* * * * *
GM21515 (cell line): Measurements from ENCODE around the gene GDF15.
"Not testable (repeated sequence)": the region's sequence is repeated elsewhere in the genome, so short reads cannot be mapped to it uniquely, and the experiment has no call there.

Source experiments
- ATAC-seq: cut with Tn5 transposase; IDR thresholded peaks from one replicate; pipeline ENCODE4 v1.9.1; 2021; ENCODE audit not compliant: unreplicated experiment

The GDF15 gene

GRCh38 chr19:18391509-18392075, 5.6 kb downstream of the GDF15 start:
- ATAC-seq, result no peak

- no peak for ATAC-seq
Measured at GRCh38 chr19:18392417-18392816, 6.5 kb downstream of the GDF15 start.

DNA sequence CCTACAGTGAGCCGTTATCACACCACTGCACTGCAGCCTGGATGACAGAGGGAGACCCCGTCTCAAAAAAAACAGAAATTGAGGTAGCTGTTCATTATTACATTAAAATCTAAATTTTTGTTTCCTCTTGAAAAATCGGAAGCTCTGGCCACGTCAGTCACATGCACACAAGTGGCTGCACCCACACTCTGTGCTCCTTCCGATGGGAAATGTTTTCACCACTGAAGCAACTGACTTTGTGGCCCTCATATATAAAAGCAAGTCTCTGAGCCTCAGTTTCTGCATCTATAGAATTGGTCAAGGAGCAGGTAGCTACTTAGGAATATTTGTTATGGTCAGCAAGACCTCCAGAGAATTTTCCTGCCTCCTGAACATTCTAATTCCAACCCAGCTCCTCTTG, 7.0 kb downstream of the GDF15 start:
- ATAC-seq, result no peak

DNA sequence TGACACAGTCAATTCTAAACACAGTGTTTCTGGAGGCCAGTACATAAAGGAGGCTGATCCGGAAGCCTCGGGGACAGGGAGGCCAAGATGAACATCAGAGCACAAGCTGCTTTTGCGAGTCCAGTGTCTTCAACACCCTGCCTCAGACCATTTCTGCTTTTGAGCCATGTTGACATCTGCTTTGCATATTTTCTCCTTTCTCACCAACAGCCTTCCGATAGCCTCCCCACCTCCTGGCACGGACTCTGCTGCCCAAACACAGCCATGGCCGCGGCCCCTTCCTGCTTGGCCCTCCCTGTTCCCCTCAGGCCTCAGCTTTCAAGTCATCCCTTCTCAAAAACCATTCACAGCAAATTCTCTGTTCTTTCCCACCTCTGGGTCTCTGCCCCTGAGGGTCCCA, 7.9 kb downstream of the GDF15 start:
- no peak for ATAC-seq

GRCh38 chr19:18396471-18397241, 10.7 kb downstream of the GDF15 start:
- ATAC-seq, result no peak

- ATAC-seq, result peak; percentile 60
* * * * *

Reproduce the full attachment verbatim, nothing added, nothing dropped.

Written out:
GM21515 (cell line): Measurements from ENCODE around the gene GDF15.
"Not testable (repeated sequence)": the region's sequence is repeated elsewhere in the genome, so short reads cannot be mapped to it uniquely, and the experiment has no call there.

Source experiments
- ATAC-seq: cut with Tn5 transposase; IDR thresholded peaks from one replicate; pipeline ENCODE4 v1.9.1; 2021; ENCODE audit not compliant: unreplicated experiment

The GDF15 gene

GRCh38 chr19:18391509-18392075, 5.6 kb downstream of the GDF15 start:
- ATAC-seq, result no peak

- no peak for ATAC-seq
Measured at GRCh38 chr19:18392417-18392816, 6.5 kb downstream of the GDF15 start.

DNA sequence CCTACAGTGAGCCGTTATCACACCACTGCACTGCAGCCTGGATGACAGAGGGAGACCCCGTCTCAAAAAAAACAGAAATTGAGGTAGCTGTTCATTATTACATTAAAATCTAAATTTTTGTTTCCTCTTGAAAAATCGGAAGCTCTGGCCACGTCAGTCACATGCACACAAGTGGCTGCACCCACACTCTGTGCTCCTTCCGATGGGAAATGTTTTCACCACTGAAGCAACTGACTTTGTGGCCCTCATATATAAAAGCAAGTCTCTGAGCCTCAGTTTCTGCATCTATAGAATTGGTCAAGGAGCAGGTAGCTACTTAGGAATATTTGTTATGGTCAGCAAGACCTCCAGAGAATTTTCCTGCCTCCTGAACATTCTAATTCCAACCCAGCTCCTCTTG, 7.0 kb downstream of the GDF15 start:
- ATAC-seq, result no peak

DNA sequence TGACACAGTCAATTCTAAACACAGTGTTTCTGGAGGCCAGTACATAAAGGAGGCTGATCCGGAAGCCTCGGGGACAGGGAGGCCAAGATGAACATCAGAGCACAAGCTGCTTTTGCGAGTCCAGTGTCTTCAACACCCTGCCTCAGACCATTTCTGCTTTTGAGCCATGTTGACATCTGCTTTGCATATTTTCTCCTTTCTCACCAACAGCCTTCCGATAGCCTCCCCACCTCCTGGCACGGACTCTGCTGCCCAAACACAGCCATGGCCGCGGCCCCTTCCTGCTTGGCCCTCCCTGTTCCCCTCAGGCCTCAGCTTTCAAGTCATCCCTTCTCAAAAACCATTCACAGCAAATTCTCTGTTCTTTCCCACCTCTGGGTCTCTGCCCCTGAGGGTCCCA, 7.9 kb downstream of the GDF15 start:
- no peak for ATAC-seq

GRCh38 chr19:18396471-18397241, 10.7 kb downstream of the GDF15 start:
- ATAC-seq, result no peak

- ATAC-seq, result peak; percentile 60